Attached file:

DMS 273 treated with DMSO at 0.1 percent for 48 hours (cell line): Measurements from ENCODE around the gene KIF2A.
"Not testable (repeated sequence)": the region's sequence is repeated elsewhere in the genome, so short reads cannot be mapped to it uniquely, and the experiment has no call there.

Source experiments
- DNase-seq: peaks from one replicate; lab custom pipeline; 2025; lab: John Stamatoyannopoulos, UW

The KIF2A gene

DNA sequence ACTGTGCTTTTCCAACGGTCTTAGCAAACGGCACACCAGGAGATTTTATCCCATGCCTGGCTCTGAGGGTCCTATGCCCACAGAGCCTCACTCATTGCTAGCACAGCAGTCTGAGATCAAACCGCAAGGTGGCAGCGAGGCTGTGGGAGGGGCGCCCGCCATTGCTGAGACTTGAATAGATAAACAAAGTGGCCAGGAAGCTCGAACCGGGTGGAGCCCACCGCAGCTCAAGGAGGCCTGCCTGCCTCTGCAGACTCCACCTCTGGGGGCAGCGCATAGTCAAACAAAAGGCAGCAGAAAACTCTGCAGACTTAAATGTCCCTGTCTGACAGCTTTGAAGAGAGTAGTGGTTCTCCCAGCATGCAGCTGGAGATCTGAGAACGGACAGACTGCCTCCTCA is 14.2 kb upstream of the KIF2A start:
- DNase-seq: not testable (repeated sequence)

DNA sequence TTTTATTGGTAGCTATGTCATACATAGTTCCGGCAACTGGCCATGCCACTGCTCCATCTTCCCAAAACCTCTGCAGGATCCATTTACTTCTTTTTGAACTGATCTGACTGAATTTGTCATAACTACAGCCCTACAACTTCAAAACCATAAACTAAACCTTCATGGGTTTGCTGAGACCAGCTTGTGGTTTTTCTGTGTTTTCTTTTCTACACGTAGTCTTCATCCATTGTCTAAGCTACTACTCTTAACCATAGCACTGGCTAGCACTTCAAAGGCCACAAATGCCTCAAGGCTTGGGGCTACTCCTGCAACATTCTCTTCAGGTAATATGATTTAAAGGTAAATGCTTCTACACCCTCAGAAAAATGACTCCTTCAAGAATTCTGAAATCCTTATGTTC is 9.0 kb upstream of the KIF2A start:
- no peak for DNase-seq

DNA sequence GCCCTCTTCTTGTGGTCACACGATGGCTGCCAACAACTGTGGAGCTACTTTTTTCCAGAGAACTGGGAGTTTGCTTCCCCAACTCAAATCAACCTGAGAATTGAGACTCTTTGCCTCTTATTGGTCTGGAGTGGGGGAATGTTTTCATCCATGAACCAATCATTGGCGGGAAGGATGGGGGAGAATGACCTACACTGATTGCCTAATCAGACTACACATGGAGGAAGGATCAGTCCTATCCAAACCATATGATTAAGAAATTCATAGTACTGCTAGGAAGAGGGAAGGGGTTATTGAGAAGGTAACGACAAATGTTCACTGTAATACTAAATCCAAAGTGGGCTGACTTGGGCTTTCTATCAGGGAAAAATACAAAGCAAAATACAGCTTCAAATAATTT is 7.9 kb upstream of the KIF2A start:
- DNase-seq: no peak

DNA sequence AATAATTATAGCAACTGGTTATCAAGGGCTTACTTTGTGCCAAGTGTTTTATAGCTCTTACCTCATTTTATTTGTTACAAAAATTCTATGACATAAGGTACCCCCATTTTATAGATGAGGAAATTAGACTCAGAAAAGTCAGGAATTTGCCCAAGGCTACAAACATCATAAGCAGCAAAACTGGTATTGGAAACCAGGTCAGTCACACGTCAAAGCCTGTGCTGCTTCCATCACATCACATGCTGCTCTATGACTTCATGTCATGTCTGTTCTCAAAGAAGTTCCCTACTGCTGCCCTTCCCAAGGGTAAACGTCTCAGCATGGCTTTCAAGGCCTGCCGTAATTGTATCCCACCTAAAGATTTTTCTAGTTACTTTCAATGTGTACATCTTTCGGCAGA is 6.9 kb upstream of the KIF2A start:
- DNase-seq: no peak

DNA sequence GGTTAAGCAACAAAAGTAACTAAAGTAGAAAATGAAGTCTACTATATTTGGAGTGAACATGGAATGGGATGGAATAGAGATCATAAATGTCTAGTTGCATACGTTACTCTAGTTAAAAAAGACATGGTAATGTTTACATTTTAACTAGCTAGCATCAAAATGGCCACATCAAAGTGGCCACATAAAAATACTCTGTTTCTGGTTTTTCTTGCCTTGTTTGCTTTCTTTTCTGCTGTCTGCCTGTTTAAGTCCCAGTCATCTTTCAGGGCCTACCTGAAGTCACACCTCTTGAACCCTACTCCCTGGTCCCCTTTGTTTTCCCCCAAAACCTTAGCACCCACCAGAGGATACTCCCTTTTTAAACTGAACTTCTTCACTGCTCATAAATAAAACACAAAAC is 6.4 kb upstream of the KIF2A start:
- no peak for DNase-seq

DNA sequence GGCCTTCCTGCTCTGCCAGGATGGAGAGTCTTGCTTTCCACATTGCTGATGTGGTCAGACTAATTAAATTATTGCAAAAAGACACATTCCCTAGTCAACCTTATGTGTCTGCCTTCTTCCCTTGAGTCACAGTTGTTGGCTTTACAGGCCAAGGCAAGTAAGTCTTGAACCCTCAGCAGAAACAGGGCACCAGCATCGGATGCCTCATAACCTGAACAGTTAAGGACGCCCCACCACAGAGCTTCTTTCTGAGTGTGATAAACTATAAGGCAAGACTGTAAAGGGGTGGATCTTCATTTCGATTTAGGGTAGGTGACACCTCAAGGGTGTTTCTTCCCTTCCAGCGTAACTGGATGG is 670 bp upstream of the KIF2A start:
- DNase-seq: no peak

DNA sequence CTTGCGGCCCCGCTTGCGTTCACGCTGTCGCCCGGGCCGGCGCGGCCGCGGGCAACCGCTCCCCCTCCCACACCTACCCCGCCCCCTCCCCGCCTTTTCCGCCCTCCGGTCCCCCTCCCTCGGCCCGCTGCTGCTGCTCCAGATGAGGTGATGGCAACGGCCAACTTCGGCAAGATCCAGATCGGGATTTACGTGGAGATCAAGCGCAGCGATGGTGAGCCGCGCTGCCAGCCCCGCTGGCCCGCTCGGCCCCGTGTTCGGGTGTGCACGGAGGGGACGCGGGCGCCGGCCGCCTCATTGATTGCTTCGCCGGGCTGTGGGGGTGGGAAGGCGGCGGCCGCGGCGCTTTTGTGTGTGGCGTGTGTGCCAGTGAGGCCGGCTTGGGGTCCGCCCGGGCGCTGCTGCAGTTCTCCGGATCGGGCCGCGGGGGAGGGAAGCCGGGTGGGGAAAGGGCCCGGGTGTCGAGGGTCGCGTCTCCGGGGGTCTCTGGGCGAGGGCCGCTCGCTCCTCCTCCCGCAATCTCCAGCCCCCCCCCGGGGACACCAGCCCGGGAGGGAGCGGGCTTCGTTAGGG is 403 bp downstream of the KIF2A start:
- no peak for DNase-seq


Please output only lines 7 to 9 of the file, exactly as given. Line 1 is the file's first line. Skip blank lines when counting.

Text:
- DNase-seq: not testable (repeated sequence)

DNA sequence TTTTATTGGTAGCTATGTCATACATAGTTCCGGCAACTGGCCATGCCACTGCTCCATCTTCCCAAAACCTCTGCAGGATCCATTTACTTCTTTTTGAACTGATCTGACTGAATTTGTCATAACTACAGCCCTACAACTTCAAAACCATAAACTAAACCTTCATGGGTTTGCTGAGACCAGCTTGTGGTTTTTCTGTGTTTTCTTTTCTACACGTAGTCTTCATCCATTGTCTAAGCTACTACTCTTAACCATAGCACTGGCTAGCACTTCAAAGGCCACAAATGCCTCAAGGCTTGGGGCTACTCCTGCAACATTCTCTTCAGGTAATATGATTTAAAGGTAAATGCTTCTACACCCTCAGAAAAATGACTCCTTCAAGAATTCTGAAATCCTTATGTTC is 9.0 kb upstream of the KIF2A start:
- no peak for DNase-seq